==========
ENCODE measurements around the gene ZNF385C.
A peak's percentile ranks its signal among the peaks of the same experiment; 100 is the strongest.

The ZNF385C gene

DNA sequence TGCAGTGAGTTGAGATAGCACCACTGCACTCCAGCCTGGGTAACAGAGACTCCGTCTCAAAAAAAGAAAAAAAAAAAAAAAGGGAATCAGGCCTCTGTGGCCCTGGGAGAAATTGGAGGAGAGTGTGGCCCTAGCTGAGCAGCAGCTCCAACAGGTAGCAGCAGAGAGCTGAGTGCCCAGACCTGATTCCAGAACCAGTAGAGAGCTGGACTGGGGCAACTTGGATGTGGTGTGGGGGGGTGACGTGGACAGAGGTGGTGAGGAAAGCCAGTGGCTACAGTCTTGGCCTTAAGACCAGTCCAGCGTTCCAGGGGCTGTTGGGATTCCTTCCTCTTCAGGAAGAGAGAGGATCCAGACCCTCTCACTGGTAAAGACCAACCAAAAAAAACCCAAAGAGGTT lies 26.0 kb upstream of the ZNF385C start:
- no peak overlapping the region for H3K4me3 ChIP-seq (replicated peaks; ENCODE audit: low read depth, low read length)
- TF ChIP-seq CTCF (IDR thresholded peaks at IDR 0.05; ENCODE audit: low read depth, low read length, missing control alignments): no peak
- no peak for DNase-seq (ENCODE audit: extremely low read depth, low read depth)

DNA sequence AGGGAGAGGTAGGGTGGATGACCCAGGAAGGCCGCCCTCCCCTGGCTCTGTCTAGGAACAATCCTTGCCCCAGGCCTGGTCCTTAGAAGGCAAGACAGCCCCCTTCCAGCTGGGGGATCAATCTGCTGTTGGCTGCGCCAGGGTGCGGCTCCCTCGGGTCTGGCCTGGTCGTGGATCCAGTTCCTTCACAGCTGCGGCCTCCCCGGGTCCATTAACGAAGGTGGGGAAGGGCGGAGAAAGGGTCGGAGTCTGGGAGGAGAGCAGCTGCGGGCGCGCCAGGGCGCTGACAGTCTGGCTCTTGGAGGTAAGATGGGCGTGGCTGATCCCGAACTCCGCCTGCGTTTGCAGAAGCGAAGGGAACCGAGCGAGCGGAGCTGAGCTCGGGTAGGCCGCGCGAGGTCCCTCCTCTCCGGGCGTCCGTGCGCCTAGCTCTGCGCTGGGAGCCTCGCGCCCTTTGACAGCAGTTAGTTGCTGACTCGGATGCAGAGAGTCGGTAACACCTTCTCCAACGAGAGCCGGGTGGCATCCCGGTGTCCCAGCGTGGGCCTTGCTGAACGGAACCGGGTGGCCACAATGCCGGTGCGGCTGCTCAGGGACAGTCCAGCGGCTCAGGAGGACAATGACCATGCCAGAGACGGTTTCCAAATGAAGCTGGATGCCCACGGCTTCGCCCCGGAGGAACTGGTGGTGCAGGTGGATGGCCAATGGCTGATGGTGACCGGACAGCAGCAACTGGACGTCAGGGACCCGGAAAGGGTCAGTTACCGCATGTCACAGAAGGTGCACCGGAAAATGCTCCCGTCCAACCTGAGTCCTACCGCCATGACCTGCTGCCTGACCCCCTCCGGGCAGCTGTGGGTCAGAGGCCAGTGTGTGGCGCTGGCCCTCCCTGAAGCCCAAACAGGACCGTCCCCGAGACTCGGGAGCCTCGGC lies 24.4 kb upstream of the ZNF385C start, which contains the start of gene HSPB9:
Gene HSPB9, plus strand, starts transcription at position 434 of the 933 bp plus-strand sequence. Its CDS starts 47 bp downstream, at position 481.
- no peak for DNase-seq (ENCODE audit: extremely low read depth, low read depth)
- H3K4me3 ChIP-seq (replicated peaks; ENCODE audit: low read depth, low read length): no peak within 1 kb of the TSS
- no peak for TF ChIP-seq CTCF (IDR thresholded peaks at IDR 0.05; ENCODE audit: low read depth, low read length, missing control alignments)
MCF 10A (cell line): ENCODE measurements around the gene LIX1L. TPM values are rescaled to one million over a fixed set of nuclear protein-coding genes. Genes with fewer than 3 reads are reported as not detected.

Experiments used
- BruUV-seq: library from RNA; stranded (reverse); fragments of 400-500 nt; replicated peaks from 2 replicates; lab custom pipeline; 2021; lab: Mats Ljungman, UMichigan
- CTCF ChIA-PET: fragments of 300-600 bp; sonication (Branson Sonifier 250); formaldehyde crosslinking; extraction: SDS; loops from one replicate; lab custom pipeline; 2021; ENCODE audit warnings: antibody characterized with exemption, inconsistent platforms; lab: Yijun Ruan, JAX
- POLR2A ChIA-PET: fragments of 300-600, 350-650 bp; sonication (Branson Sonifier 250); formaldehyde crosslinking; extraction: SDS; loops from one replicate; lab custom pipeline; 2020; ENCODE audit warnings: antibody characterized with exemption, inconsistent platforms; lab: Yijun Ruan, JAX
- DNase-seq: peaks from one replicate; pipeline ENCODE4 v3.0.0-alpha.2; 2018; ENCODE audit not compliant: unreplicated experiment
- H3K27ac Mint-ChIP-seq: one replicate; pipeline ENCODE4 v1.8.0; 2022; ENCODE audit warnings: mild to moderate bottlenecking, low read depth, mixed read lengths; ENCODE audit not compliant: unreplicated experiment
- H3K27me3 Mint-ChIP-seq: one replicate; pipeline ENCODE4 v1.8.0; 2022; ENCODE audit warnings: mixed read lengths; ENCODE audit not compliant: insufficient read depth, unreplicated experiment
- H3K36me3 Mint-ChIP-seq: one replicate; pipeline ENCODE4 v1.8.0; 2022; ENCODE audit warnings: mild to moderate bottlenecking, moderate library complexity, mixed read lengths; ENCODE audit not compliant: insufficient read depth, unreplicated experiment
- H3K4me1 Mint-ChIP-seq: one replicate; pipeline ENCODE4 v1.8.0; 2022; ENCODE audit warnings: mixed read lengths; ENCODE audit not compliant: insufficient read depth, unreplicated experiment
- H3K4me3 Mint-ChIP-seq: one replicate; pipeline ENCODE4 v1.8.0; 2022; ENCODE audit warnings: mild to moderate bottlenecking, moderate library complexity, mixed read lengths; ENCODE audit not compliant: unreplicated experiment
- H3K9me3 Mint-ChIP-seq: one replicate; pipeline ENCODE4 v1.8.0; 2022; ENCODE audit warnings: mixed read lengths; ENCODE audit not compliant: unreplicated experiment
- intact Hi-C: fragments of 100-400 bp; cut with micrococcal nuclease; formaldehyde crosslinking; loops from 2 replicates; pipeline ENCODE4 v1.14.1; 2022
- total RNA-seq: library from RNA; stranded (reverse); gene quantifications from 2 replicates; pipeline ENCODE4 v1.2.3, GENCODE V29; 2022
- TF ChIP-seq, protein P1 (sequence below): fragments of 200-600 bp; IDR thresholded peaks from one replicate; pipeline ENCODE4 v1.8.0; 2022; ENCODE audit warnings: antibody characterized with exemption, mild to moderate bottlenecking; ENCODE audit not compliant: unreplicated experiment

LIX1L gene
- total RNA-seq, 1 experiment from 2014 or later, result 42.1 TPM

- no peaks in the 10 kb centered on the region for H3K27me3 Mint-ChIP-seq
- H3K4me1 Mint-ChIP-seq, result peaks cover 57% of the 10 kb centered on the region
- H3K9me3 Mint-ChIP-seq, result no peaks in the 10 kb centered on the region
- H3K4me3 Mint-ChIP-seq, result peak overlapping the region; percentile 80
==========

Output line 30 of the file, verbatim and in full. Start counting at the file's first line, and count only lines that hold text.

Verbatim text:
- no peaks in the 10 kb centered on the region for H3K27me3 Mint-ChIP-seq